1) In the 1970s, the Steve Miller Band was one of the hottest acts around. Miller was born in Milwaukee and grew up in Dallas, where in high school he met friend and future bandmate (for one year) Boz Scaggs. He also lived in Chicago and New York before settling in San Francisco and finding his groove. His first taste of major chart success came in 1973 with The Joker, with the title single hitting number one on the Billboard Hot 100 chart. When the follow-up album, Fly Like an Eagle, dropped in 1976, the title single flew up the charts—nesting at number two. The song speaks to finding a solution for humanity’s ills.
A song chronicling two young lovers—who were also bandits and wanted by the police—was another of Eagle’s hits: “Take the Money and Run.” Every time Texas is referenced in the song, it’s followed by five hand claps. 1977 saw the release of Book of Dreams, which generated the hits “Jungle Love” and “Jet Airliner.” With all that success, Miller’s career zenith was definitely in the 1970s, but he has released other quality material over the years. A popular draw on the concert circuit, Miller and his band continue to shine.
The year was 1976, the bicentennial of the United States, but an Englishman was ruling America’s radio airwaves. Peter Frampton was that man. Formerly of the English group Humble Pie, Frampton embarked on his own in 1971 and recorded four albums before his 1976 release of Frampton Comes Alive! That release had several songs that burned their way up America’s rock charts—especially “Show Me the Way“, “Baby, I Love Your Way,” and “Do You Feel Like We Do.” The album became the top-selling one up to that point, and it has been certified platinum eight times. Since then, Frampton has had some missteps and dormant periods, but he’s managed to remain relevant by continuing to write, record, and perform great music. It also doesn’t hurt that he appeared as himself on Fox’s “The Simpsons” and “Family Guy.” Frampton’s most recent release was 2016’s Acoustic Classics. 7 p.m. KeyBank Pavilion, 665 Rt. 18, Burgettstown. (RH)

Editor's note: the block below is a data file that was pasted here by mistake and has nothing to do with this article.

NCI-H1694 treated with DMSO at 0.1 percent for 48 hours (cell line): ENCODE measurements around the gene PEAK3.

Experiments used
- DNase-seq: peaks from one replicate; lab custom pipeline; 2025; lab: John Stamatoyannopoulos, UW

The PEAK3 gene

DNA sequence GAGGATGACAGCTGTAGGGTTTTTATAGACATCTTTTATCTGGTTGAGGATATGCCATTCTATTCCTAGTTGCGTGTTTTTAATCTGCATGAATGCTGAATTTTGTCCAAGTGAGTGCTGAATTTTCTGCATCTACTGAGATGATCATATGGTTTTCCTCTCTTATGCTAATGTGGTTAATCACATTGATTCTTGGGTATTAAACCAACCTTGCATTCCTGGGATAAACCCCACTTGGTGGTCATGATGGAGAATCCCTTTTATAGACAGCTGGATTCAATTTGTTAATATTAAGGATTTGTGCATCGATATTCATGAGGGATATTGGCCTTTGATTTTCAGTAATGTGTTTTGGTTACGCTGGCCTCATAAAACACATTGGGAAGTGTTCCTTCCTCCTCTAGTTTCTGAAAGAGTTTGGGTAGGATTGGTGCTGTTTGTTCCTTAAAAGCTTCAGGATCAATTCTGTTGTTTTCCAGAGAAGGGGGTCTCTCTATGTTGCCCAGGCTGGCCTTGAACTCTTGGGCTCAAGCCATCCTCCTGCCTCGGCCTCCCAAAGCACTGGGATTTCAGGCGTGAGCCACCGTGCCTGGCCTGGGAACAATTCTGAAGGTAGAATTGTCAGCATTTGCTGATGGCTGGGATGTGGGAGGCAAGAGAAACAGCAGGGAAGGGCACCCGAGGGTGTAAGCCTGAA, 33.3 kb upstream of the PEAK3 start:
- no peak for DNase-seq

2) Jukebox musicals use existing pop songs instead of new ones written for the show. They can provoke strong reactions, depending on one’s taste in music: ABBA fans love Mamma Mia!, while ABBAphobes live in dread of being dragged to see it. But almost everyone who’s not a curmudgeon is susceptible to the feel-good beats of 1950s rock and doo-wop, which explains the appeal of the jukebox musical Life Could Be a Dream. The show features a hit parade of golden oldies, from The Silhouettes’ “Get a Job”—more relevant than ever in today’s market!—to the oft-covered granddaddy of all get-up-and-hop tunes, “Little Bitty Pretty One.” The book for Life Could Be a Dream is by Roger Bean. As in his better-known musical The Marvelous Wonderettes, the plot revolves around a talent contest. Life Could Be a Dream premiered in Hollywood in 2009. It’s now a staple of regional theaters wishing to display their local talent, and Mountain Playhouse presents the show in our neck of the woods. 2 and 7 p.m. Performances through July 1. 7690 Somerset Pike, Jennerstown. (MV)
3) Our battlin’ Bucs take on the Milwaukee Brewers tonight in a 7:05 p.m. game. The Pirates then play the Arizona Diamondbacks in a four game home series. PNC Park, 115 Federal St., North Shore.